Lawyers Get $350 Million
U.S. Rep. Darrell Issa (R-Calif.) confirmed during CUNA's Governmental Affairs Conference Feb. 25 that the net amount of the JPMorgan settlement applied to the credit union corporate stabilization fund was a little more than $1 billion.
An unnamed source from the NCUA had told Credit Union Times the agency received $1.073 billion net from the original $1.4 billion settlement.
That means lawyers pocketed nearly $350 million in the deal.
“That's my understanding – is the attorneys did much better than we did,” Issa told Credit Union Times when asked about the net amount of the settlement.
Issa was critical in 2012 of the contingency agreement the NCUA secured with attorneys to sue Wall Street banks over corporate credit union losses. As Chairman of the House Oversight and Government Reform Committee, Issa questioned whether the NCUA had violated an executive order that barred federal agencies from contingency deals. NCUA Inspector General William DeSarno responded, saying the fees were reasonable and permissible.
NCUA General Counsel Mike McKenna said Feb. 13 he could not reveal the net amount of the settlement because it would compromise ongoing negotiations in pending suits against other investment banks.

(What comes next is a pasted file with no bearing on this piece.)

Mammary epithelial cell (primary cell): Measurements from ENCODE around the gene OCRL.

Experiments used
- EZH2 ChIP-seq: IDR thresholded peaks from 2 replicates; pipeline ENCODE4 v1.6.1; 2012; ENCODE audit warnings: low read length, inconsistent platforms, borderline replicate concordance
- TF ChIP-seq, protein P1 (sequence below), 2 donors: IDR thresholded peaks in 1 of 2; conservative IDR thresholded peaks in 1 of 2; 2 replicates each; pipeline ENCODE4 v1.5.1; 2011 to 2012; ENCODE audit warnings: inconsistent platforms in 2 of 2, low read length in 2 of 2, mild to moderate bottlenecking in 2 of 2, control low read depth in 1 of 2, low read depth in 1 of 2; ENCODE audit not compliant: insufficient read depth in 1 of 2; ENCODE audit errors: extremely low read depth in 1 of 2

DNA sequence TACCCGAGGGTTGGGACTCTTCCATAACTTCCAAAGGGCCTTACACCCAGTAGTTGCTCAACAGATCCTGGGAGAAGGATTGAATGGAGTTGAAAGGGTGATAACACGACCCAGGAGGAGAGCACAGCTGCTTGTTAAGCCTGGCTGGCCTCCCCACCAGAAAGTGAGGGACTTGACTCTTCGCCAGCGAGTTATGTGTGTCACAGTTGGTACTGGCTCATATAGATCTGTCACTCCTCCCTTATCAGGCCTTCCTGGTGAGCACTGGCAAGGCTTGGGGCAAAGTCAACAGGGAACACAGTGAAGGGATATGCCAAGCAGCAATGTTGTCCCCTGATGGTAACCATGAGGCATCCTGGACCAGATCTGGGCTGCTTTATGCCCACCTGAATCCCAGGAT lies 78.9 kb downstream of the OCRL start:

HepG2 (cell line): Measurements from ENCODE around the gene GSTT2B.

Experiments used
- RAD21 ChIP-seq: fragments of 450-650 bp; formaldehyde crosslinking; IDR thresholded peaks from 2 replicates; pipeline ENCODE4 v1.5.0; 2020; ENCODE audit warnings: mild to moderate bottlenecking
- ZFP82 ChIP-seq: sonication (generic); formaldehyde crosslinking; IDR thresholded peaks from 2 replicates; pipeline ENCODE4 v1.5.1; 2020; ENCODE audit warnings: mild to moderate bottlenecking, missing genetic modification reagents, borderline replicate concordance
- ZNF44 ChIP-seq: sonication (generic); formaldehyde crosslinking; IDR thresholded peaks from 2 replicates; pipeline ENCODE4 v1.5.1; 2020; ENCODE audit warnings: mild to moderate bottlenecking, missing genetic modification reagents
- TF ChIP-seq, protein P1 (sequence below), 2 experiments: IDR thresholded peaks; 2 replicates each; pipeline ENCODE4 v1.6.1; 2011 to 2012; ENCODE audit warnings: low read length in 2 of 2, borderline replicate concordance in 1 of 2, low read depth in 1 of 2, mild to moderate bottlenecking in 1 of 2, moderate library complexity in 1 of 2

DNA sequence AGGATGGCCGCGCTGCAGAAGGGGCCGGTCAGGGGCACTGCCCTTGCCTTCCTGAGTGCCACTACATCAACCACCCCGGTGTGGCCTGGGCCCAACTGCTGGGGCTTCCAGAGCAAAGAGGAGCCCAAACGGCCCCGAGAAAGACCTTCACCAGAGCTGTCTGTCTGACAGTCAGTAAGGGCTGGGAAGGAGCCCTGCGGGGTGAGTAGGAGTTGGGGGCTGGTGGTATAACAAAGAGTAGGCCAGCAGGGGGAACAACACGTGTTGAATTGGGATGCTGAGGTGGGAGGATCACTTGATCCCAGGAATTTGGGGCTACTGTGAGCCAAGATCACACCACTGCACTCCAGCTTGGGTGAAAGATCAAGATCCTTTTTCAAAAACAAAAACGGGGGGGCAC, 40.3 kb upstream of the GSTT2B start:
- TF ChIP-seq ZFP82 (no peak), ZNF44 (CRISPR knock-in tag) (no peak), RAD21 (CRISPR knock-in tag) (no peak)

Issa was also asked if he was satisfied with the outcome of the settlement.
“I’m not really. Often, these settlements end up being more about who scores a big dollar figure rather than do we really provide aid for people that have been hurt and quite frankly a reasonable level of assurance that it won't happen again. I wish we could have done better but I wasn't at the table,” Issa said.
“To be honest, I think (DOJ) picked out JP Morgan rather than realizing that it was much broader and that's one of the challenges is that you have a settlement that really is not mired with equal players,” he added.
The NCUA still has several active lawsuits against other Wall Street banks that it alleges misrepresented risks on securities sold to five failed corporate credit unions. The most recent suits were filed on Sept. 23, 2013, against eight banks that sold nearly $2.4 billion in mortgage-backed securities to Southwest Corporate Federal Credit Union and Members United Corporate Federal Credit Union.
In his remarks at GAC, Issa said Washington should act to eliminate the unfair advantages given to too-big-to-fail banks over credit unions and community banks.
The California congressman also criticized regulators saying they have increased regulatory burdens on small community financial institutions. Federal regulations are forcing credit unions to consolidate, he said, and creating mega credit unions that look an awful lot like mega banks. The very identity of credit unions could be destroyed in the process, he added.